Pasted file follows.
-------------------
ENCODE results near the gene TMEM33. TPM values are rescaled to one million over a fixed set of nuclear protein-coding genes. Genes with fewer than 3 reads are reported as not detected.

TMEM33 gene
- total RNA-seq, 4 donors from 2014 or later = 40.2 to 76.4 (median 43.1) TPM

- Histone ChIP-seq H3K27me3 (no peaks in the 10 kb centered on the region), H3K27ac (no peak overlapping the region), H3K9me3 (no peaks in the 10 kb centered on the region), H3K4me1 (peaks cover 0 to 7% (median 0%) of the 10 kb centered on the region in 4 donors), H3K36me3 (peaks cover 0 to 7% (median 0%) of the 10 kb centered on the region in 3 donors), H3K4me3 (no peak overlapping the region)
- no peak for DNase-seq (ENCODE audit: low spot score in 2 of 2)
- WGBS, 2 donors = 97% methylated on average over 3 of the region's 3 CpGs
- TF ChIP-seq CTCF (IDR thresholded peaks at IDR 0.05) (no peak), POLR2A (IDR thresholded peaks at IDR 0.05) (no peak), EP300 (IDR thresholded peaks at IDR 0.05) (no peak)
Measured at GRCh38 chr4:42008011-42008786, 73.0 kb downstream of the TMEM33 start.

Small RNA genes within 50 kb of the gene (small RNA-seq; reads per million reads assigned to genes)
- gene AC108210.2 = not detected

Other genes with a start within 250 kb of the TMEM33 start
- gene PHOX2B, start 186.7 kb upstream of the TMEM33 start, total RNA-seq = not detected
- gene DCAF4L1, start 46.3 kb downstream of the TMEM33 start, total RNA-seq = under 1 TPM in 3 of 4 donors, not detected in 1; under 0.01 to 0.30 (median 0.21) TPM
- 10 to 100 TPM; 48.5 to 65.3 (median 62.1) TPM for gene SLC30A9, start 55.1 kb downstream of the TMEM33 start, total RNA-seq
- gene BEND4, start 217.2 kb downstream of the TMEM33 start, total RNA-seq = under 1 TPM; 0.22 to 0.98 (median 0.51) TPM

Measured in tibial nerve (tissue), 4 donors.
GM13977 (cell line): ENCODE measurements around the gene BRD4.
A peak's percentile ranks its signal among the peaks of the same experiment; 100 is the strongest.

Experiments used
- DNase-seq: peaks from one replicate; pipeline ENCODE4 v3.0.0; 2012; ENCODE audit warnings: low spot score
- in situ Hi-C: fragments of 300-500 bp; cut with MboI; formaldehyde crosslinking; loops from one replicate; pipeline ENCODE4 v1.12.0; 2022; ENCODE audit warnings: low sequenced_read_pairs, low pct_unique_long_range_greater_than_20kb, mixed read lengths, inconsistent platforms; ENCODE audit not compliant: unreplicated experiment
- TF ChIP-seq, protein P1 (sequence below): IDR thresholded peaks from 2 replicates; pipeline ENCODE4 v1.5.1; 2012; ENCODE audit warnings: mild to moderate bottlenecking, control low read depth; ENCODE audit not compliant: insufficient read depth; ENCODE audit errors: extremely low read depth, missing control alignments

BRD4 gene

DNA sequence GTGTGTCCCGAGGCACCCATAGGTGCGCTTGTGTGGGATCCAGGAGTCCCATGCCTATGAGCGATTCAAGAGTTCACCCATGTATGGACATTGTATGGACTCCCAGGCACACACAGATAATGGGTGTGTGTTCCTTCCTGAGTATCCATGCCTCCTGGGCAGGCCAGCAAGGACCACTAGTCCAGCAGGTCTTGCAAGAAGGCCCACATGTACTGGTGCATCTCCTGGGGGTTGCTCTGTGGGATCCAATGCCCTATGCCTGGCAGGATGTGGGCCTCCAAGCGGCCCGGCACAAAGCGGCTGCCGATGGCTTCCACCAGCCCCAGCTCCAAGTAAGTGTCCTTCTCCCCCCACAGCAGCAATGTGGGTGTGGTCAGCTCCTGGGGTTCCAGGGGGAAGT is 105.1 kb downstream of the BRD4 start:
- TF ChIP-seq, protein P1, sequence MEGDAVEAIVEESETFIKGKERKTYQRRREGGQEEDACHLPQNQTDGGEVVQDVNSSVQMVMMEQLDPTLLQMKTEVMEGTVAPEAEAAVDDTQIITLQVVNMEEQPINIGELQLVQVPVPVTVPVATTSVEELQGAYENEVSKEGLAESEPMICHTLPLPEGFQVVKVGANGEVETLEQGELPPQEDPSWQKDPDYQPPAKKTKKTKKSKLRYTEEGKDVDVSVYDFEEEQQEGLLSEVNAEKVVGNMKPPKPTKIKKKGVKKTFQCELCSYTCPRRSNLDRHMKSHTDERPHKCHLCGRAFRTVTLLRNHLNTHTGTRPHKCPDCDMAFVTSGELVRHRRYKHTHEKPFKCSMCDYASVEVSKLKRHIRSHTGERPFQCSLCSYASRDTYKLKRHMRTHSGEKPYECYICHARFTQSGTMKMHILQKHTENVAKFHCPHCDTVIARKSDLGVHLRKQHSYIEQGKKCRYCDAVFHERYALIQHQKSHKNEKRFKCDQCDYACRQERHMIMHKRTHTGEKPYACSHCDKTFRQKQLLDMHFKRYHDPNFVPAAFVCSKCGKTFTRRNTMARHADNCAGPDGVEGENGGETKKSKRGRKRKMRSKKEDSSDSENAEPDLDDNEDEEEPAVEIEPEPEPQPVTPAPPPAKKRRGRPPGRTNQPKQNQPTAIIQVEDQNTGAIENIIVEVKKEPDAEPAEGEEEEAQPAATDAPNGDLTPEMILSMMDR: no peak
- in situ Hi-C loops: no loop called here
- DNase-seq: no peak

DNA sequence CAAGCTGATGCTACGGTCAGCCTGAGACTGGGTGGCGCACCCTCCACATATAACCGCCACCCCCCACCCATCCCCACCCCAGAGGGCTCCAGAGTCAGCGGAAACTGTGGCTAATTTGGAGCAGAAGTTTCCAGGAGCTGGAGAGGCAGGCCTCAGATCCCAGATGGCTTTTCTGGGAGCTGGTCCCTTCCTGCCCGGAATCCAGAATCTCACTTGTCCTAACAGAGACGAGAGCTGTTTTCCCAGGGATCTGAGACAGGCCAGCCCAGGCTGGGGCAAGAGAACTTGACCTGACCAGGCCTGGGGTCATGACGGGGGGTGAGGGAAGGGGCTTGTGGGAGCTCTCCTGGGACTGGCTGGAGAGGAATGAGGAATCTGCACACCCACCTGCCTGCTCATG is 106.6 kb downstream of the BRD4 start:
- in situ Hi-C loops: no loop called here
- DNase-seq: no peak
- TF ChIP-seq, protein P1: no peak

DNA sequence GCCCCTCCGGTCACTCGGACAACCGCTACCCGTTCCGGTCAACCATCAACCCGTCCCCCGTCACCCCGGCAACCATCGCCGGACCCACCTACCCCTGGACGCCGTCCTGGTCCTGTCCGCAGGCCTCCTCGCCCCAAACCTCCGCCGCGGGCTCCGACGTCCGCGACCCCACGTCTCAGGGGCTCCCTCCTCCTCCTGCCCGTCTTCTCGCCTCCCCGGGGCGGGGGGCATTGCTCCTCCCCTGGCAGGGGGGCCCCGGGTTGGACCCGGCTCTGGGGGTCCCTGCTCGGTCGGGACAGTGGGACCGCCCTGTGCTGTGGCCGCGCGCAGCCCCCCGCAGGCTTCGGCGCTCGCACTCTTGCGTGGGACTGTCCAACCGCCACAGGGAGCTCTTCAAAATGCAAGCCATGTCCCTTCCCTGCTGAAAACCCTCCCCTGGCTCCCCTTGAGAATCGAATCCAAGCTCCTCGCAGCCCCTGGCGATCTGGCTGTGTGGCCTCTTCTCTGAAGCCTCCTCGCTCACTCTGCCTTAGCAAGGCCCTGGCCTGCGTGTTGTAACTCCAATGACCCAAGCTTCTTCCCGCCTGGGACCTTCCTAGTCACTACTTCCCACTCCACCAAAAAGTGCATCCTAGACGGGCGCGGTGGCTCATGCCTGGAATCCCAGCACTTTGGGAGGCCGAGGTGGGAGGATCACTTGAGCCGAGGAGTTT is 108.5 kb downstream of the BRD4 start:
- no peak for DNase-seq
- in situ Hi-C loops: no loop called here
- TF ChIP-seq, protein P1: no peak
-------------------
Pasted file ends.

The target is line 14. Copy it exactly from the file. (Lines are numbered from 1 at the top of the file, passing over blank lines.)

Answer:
- 10 to 100 TPM; 48.5 to 65.3 (median 62.1) TPM for gene SLC30A9, start 55.1 kb downstream of the TMEM33 start, total RNA-seq